A Sharing Economy for Security

Friday, September 25, 2015

Anne Bonaparte


Hackers trade information to make their attacks more effective. If organizations want to beat back the bad guys, they must also learn to share.

The security industry is falling short. While companies are spending more and more money on security solutions, many of these solutions aren’t doing the job. Gartner reports global spending on security rose to $71 billion in 2014, an increase of 7.9 percent over 2013. Yet PwC says security incidents over that same period surged 48 percent—and that’s just the incidents that were detected (or reported?  So detected and actual would be even higher).

Why the disconnect? Because the current security model is broken. Companies are trying to protect themselves by building higher walls and wider moats. They’re trying to plug an always-shifting range of entry points. It is reactionary and always a step behind.

Worse, they’re trying to go it alone. They don’t collaborate with other organizations. That would defy security’s foundational rule: secrecy. Security people are hardwired not to share information, not to show their hand, not to reveal potential security holes. They fear that if they admit to any weakness it will be used against them, either by competitors or by the government, because they’ve fallen short of some security compliance requirement.

This is the wrong approach to security in today’s changing cybersecurity landscape. Companies now need to protect themselves not only with walls but also with intelligence. They need to work together and share information to protect the community, not just a single enterprise.

Why are the bad guys so successful? In part because they trade information with each other. They’ve built a hacker economy, in which intelligence about vulnerabilities is constantly passed around. Cybercriminal communities share techniques and tools and join forces to conduct attacks. They maintain an underground marketplace where they buy and sell information.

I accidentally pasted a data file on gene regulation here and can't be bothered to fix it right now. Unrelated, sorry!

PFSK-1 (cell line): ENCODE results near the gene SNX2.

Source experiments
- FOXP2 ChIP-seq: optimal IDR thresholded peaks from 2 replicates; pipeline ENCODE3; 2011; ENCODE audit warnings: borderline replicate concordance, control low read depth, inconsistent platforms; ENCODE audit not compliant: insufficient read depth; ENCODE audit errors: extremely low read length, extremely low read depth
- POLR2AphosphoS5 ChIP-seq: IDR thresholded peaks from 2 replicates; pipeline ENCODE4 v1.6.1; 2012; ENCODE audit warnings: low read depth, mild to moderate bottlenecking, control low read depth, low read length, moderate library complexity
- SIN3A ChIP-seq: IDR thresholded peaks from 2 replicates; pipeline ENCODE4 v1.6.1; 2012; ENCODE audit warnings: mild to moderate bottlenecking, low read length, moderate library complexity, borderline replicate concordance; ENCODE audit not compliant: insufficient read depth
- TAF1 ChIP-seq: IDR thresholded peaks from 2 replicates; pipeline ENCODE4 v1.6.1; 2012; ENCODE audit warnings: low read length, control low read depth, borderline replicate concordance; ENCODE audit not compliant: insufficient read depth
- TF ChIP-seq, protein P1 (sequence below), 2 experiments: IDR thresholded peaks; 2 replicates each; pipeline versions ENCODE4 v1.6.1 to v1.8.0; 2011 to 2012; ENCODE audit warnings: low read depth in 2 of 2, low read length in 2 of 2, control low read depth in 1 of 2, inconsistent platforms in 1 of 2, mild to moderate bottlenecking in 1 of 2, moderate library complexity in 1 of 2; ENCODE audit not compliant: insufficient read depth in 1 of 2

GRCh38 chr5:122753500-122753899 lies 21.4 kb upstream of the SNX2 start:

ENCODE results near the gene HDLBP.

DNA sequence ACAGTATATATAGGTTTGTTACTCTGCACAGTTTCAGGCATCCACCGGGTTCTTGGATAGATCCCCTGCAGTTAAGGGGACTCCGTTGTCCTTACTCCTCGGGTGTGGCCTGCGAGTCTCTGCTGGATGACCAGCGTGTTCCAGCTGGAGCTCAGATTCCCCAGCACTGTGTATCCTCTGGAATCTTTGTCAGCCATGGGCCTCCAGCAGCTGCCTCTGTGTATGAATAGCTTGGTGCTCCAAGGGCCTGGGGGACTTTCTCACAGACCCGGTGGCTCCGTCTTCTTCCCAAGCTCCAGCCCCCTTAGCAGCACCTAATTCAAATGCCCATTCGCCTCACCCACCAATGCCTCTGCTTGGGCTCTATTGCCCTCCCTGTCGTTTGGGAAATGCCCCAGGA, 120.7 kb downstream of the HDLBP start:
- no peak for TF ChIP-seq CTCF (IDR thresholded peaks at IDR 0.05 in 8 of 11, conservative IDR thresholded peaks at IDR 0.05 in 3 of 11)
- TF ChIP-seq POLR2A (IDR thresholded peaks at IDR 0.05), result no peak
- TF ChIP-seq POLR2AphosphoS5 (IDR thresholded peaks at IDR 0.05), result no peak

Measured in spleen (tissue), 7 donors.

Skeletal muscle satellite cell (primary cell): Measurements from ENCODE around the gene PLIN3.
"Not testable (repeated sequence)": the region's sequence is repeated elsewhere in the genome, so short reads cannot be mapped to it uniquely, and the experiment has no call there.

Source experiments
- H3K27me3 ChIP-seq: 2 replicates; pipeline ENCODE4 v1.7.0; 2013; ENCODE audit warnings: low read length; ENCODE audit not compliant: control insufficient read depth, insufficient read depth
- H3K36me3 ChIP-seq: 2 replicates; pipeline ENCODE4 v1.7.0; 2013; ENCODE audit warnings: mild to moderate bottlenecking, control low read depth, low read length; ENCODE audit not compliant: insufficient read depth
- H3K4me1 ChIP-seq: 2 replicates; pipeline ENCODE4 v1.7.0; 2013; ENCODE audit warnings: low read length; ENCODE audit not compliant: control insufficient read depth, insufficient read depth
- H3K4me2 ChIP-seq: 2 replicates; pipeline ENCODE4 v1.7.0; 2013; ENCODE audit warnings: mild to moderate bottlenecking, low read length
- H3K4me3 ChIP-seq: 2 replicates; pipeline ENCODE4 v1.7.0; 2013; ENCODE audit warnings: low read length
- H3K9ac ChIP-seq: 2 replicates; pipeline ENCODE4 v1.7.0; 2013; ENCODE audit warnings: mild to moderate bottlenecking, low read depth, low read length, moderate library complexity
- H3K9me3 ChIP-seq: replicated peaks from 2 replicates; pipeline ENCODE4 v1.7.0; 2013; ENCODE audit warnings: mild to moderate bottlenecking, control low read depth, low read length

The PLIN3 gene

We need to deploy this strategy on our side. We need to collaborate and share intelligence to beat back the bad guys. We need to open up about the indicators of compromise we are noticing to alert communities who may be experiencing them too.  Is anyone else dealing with this or that anomaly? Is it a legitimate threat?

Responsive, effective security is a process of discerning the real risks in a sea of data, so learning the context around a particular threat—its velocity and breadth of penetration—is vital to defending against it. But this requires intelligence sharing among organizations. Who else is under assault and what do they know about the nature of the attack? Armed with that information, organizations can better defend themselves. And when you’re attacked, you can help others defend themselves by sharing your experience. Before long, every company in your community is protecting itself and each other better.

The good news is that this is starting to happen. Take health insurer Anthem, for example. After it was ruthlessly ransacked by hackers, Anthem began to share its indicators of compromise with other healthcare organizations, enabling them to take steps to proactively block a similar attack. This has improved security throughout the healthcare field.